The next four sections of the proposal form deal with who will teach with details about qualifications within an interdisciplinary learning experience, with how discipline-specific skills are used and how student learning will be assessed, and what makes a sample assignment conducive to this way of learning. Discipline-specific skills Knowledge Requirements. How Student Learning will be assessed Example Assignment Let’s take one at a time!
This section in your proposal is the “how”. That is, how will you use discipline- based skills as tools within the course to enhance student learning? The point of this section is to explain what is unique about your course through an explanation of the use of discipline-specific teaching tools. While thinking through this section, reflect on what you will have your students do to demonstrate their learning in your course. Examples of teaching tools from other IS courses include: Holistic thinking is a tool for teaching critical thinking skills. (ANTH 339) Historical analysis of texts and various forms of representation… (ANTH 339) Policy analysis will include interpreting quantitative and qualitative data. (HIST 389) Discipline specific skills for aesthetics (Humanities): (WDMD 348) Students will use both video lighting and composition Video white balance in production and post-production Focus and depth of field of video camera for best visualization Sound capture that enhances enjoyment and usability
With the integration of two (or more) disciplines into one course, teaching an interdisciplinary course requires unique training and knowledge. While being credentialed in a specific discipline certainly qualifies one to teach in one discipline, what are the knowledge requirements for teaching an interdisciplinary course? Responses to this part of the proposal will vary. While having a passing interest in one of the disciplines within a proposed course naturally would not be acceptable, the obvious acceptance of an instructor being fully credentialed or having two instructors, in the case of a team-taught course, credentialed respectively in the included disciplines is not the only way to be approved for this kind of instruction. Significant teaching, professional, and discipline-based-research experience instead of any credentials are just a few examples of what would be considered adequate knowledge requirements. As you consider your own explanation about knowledge requirements for this proposal, review the following examples of other colleagues narratives from their GEC approved proposals.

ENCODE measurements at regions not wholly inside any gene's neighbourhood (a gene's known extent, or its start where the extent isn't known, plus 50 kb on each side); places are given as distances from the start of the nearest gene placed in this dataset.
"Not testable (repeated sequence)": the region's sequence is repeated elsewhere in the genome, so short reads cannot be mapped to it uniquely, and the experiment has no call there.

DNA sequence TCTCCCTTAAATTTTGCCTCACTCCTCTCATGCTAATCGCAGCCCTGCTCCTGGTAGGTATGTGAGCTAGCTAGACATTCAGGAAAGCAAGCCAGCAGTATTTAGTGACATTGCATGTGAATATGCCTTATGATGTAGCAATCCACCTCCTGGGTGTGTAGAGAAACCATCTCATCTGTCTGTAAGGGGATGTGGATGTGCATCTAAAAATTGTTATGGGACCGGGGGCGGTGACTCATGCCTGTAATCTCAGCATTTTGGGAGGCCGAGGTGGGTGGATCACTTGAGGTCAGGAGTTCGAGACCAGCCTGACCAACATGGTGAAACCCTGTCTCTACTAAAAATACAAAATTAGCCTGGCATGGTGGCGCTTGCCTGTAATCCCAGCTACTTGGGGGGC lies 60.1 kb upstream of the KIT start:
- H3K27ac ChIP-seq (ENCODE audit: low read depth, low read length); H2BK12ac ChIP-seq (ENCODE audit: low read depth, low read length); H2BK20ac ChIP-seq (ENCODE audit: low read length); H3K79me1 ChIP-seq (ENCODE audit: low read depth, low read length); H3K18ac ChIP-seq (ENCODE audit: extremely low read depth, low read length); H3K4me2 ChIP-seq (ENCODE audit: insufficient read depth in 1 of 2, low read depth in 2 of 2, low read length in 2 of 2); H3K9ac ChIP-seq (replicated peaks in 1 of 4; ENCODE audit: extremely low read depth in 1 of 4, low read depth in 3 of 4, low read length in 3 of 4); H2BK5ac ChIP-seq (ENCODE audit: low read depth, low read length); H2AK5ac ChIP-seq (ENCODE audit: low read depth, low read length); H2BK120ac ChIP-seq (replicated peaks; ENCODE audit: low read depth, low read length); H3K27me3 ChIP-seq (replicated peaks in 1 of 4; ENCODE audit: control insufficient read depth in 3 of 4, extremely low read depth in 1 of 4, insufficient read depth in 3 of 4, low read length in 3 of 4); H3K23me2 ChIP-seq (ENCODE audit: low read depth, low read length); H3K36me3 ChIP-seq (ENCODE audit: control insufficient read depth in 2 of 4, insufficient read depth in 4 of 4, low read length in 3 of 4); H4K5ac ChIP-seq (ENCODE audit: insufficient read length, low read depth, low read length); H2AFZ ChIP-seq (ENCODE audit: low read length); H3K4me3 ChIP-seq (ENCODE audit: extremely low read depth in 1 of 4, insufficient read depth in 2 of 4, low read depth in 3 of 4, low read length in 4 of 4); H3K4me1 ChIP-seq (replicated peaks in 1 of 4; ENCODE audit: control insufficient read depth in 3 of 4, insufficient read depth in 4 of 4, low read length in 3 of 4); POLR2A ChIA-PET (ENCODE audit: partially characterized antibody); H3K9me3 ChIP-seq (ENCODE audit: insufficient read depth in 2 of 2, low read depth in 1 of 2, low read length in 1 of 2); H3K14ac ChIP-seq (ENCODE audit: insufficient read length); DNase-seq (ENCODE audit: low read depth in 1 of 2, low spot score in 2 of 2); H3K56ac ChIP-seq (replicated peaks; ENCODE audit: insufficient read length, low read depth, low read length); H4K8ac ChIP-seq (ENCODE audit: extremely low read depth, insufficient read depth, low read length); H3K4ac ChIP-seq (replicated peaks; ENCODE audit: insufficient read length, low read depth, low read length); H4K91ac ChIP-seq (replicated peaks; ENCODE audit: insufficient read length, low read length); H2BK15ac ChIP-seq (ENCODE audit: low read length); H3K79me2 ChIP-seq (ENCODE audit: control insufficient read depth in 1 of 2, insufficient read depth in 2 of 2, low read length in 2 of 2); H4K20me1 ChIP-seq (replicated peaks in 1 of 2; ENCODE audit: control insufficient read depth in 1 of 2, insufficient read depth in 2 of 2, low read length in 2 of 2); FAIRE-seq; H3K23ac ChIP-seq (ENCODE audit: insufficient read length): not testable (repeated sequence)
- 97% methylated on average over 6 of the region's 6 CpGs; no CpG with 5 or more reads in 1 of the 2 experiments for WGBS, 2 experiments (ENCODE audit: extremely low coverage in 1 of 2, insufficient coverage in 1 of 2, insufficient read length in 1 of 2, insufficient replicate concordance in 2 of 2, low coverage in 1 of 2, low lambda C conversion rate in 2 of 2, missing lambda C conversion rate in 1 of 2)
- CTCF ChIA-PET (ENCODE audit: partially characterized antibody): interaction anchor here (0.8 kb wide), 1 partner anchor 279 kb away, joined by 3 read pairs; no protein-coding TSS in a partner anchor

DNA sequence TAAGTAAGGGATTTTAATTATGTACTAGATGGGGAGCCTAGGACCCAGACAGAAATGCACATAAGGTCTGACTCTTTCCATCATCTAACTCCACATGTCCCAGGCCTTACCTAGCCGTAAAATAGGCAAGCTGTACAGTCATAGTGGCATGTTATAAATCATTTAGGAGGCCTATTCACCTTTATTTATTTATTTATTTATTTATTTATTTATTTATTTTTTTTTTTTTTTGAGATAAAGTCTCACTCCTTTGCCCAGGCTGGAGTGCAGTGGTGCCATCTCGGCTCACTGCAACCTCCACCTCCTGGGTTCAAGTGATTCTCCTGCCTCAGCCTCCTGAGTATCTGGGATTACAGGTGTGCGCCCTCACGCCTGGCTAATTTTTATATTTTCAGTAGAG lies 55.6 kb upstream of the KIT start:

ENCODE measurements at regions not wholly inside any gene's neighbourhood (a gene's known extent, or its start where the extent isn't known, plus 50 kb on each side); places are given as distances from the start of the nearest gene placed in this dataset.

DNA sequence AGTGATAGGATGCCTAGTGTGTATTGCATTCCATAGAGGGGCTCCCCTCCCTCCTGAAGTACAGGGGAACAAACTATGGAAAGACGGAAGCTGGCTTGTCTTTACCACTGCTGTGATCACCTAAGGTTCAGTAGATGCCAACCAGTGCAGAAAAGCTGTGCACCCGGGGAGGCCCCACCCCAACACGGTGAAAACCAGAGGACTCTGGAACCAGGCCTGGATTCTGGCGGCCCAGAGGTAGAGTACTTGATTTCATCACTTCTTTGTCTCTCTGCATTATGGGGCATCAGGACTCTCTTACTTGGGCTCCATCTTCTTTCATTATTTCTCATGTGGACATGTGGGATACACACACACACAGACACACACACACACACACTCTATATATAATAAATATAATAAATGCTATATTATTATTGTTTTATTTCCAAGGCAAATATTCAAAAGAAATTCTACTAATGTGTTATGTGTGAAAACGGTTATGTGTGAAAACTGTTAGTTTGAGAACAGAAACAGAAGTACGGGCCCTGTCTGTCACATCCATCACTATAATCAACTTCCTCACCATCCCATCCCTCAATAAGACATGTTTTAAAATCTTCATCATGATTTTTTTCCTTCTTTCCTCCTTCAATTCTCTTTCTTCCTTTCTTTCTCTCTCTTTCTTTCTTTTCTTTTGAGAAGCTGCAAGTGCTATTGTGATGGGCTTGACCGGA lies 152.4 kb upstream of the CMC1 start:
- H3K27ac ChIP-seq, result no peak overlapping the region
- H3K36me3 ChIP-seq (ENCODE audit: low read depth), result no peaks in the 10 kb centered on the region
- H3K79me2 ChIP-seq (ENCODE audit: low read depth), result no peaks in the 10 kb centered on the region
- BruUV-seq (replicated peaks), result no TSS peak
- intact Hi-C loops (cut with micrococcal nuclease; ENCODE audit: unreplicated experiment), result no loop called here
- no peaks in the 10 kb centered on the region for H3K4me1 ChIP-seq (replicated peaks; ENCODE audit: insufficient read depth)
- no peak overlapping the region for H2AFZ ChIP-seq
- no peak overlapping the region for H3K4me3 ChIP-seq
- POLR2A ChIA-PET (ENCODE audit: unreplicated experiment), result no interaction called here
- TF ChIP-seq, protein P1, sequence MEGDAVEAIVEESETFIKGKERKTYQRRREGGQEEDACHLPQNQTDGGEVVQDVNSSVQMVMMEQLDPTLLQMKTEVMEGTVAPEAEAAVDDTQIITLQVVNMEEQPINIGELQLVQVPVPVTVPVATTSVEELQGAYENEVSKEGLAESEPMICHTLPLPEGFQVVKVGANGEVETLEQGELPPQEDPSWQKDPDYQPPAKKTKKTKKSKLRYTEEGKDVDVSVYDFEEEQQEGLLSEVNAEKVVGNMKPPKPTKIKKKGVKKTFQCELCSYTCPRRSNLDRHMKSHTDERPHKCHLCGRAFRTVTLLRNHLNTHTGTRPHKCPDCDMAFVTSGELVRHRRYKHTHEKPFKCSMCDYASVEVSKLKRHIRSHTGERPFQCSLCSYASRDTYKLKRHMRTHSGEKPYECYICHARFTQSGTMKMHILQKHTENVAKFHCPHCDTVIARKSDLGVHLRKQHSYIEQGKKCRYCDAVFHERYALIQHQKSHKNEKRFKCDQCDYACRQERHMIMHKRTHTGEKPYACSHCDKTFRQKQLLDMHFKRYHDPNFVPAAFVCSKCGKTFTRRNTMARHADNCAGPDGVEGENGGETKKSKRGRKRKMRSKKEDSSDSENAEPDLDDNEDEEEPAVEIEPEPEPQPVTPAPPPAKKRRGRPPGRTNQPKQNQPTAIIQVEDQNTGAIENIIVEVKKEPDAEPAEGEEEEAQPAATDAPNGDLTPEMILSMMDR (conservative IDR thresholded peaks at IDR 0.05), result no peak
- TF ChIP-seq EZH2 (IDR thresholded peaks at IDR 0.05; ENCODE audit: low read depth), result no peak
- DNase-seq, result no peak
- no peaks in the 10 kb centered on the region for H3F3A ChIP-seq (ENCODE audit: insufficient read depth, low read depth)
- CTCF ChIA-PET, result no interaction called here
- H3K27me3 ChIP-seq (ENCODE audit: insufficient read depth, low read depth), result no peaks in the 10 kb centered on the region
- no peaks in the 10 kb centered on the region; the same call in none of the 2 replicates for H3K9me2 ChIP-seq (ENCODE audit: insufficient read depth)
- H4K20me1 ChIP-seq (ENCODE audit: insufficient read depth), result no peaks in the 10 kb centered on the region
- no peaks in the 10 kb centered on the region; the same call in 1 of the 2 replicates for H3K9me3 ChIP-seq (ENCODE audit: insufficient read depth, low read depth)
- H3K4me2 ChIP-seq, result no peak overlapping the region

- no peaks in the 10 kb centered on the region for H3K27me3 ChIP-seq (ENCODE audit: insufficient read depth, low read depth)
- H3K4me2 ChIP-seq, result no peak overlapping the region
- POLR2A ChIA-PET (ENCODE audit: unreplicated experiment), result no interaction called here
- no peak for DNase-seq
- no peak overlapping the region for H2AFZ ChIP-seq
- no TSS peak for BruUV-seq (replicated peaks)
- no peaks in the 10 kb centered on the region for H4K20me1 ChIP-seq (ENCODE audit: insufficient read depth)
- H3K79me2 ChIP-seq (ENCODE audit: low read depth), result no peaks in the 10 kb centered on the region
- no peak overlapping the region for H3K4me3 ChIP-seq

Tori Jennings’ ANTH 339: North American Native Cultures Note: This example is from the previous IS Proposal form. Refer to content narrative as a model for your proposal with the updated form.
Alice Keefe’s REL 363: Religion and Society in Ancient Israel Note: This example is from the previous IS Proposal form. Refer to content narrative as a model for your proposal with the updated form.
Melinda Vokoun’s NRES 372: Natural Resource Economics Note: This example is from the previous IS Proposal form. Refer to content narrative as a model for your proposal with the updated form.
These two final sections of the proposal show first how you will know if your students are learning your intended learning outcomes and secondly, with one example, what one assignment assessing your students’ learning looks like. Interdisciplinary Studies offers unique and specific ways to think about student Learning. The magic of designing your course backwards in this way by starting with the writing of your learning outcomes first is that now you can design your student learning assessments based on what you want your student to ultimately know. This is a vast topic and our work really involves an ongoing development, reflection, and adjusting of how we go about understanding our students’ understanding, so for now keep it simple through your reflective work so far! Finally, include an assignment that best exemplifies a way you will look at your students’ learning. Then we are almost finished…
Proceed to the last page of the proposal form! The tasks on this page are all very straight forward but of course necessary nevertheless! Once you have completed the actions on this last page, submit your completed proposal to the Chairperson of the General Education Committee. Thank you for your work on this proposal! Any feedback about this tutorial is invited and welcomed! Please contact any member of the current GEC with your feedback. The GEC Committee